A winningly smart and plainspoken set of assurances for the Christian walk with God.


A writer calls on Christians to renew their faith.

In his nonfiction book, Kwan (Towards a 4-Ships Driven Culture, 2009) seeks to remind Christian communities of the basics of their faith, the core understandings at the heart of their beliefs. In a series of rapid-fire reflections, the author touches on a wide variety of subjects, from the assorted ways congregations can develop “God-pleasing worship services” to the possible reasons behind the decline of many churches in North America to more effective and heartfelt ways to pray. The author writes with intelligence and scope about issues challenging faith communities today, including the changing nature of fellowships, which can be reinvigorated with such simple activities as “Bible study, singing, sharing, listening, and even casual chatting.” (He also notes that connections with God can be “personal, unshared, and intimate,” as they were with King David.) Kwan expounds at some length on an interpretive reading of the Ten Commandments that’s both conversational and sweeping: “The Ten Commandments are like the rules of baseball; they restrict how the game is played but do not prohibit the sport’s objective—scoring runs.” One of the book’s most persistent and ultimately persuasive motifs is the author’s frequent linking of religious points to personal notes from his own life. He ruminates on matters large and small, from the pleasures of building a church offering box that sees service for many years to the visceral understanding he acquired about worship when he first looked at his newborn daughter. (“God was delighted when He observed His crowning creation that bore His image,” he realized.) At the heart of Kwan’s clear and well-written observations is a straightforward declaration of humanity’s relationship to God: “Humankind exists for its Creator’s purpose. God designed humanity for Himself and His pleasure,” imbuing people with “the intelligence to discern, free will to choose, passion to show enthusiasm, honor to lay down, and a spiritual nature to commune with God.”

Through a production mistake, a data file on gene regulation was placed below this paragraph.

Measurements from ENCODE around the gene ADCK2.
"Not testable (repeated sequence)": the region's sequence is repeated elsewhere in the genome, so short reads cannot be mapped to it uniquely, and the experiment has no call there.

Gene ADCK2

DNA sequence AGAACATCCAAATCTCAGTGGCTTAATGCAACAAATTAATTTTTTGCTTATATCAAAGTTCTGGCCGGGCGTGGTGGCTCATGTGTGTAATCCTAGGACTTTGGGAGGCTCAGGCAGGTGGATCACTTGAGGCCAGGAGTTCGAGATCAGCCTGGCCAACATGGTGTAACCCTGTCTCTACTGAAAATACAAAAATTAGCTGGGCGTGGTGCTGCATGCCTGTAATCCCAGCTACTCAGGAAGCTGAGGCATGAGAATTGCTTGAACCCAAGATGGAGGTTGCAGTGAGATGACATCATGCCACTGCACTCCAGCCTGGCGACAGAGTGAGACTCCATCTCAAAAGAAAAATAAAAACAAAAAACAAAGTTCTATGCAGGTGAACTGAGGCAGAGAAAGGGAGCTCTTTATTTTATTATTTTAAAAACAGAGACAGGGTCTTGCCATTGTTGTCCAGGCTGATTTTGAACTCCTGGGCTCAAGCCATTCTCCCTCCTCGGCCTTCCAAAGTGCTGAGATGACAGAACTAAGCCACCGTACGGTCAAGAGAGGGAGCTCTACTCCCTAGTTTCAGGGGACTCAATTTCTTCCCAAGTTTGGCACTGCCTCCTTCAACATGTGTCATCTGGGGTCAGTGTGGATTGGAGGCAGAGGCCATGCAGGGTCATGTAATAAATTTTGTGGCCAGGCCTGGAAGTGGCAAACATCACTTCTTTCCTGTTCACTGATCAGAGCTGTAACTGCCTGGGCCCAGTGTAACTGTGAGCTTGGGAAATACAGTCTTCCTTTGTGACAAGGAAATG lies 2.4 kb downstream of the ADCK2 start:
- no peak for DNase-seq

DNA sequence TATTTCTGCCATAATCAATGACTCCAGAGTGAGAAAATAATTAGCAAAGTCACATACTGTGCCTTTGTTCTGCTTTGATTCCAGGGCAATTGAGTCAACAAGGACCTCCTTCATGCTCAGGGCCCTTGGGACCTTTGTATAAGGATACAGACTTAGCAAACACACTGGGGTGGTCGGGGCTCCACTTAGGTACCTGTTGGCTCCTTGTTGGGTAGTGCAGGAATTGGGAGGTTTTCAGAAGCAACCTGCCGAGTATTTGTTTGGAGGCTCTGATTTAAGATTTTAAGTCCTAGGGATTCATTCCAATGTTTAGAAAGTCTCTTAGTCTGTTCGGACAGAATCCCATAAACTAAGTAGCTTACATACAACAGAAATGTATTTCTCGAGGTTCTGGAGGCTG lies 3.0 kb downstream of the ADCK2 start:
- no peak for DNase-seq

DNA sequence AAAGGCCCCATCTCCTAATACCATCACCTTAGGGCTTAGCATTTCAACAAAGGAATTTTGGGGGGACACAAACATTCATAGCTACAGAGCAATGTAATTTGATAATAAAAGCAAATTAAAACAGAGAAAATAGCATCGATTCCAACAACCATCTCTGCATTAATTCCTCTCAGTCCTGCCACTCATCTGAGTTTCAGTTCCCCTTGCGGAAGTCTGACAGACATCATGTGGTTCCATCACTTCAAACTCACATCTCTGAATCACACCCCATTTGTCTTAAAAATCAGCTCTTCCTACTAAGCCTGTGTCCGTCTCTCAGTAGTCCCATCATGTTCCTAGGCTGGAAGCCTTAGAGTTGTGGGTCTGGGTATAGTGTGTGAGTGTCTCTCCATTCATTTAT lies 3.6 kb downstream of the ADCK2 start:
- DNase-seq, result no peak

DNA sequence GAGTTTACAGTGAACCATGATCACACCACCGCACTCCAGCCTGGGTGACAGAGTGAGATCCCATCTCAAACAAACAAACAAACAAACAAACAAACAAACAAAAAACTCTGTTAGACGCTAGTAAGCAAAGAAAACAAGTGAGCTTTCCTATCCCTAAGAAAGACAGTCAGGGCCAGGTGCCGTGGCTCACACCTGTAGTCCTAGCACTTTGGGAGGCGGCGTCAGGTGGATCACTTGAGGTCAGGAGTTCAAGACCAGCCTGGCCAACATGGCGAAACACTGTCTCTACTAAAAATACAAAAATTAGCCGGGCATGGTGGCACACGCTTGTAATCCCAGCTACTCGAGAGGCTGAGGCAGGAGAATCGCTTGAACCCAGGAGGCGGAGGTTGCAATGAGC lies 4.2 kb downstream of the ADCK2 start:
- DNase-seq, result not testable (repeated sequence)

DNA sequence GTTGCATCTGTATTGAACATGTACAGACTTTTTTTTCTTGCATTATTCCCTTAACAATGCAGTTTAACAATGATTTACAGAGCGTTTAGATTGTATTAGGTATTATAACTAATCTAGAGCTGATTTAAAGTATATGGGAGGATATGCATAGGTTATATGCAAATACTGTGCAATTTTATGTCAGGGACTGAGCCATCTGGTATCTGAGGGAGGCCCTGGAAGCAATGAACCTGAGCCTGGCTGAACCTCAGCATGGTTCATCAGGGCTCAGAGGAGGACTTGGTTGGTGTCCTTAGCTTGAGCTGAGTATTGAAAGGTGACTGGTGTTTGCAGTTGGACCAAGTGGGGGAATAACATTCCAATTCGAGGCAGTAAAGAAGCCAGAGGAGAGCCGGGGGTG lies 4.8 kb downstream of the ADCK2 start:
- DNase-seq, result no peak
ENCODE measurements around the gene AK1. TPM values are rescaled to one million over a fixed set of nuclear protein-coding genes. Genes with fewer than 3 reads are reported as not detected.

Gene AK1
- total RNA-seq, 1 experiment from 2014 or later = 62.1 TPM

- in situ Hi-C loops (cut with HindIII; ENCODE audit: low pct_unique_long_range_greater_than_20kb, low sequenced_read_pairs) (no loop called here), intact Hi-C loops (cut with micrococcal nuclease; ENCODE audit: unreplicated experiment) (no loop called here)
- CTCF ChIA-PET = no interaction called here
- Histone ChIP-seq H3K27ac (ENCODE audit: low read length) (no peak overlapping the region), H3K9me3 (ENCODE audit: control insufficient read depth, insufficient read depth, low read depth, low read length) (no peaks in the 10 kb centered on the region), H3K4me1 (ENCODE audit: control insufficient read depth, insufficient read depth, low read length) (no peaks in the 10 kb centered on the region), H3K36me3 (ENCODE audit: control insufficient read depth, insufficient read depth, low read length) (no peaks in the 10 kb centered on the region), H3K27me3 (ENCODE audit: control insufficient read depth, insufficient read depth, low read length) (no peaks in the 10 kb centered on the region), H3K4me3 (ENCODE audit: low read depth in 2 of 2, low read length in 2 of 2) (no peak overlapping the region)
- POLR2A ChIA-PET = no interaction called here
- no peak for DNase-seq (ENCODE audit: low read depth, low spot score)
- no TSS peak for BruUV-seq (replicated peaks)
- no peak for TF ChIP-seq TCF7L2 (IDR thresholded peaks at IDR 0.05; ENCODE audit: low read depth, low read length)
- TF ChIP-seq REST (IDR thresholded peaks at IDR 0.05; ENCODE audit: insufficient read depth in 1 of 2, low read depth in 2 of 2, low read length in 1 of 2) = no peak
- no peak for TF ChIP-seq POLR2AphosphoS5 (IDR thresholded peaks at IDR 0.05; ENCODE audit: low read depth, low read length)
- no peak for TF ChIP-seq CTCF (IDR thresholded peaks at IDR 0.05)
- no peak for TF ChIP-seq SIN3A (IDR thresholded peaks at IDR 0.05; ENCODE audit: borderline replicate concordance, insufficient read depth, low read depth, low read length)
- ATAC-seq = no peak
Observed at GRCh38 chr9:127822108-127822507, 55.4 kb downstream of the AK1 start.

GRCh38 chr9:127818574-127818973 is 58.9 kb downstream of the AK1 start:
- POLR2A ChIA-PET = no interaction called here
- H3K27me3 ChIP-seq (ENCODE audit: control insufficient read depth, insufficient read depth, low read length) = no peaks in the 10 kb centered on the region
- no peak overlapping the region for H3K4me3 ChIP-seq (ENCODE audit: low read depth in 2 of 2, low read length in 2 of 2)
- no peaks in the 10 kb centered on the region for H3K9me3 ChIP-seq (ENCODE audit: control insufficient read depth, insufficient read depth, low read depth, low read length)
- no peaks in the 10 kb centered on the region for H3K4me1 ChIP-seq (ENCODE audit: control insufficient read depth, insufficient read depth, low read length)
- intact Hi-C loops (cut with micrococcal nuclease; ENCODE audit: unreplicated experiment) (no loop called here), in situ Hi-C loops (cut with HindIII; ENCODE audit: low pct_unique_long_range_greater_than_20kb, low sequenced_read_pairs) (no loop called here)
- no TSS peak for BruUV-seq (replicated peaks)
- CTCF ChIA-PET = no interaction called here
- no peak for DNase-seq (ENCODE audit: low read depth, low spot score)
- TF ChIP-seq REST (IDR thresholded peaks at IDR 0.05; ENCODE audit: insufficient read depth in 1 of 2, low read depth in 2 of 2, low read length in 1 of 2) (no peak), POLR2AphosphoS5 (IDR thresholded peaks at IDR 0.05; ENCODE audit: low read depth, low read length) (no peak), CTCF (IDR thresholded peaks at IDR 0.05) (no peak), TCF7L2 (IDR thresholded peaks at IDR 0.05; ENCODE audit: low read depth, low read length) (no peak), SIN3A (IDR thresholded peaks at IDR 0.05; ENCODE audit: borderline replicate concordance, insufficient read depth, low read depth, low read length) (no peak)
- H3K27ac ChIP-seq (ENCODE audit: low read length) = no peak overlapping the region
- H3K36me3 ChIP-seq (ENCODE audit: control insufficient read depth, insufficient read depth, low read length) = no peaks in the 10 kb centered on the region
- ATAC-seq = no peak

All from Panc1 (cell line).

A winningly smart and plainspoken set of assurances for the Christian walk with God.

Pub Date: April 9, 2019

ISBN: 978-1-973654-58-2

Page Count: 224

Publisher: Westbow Press

Review Posted Online: Jan. 29, 2020

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If the authors are serious, this is a silly, distasteful book. If they are not, it’s a brilliant satire.


The authors have created a sort of anti-Book of Virtues in this encyclopedic compendium of the ways and means of power.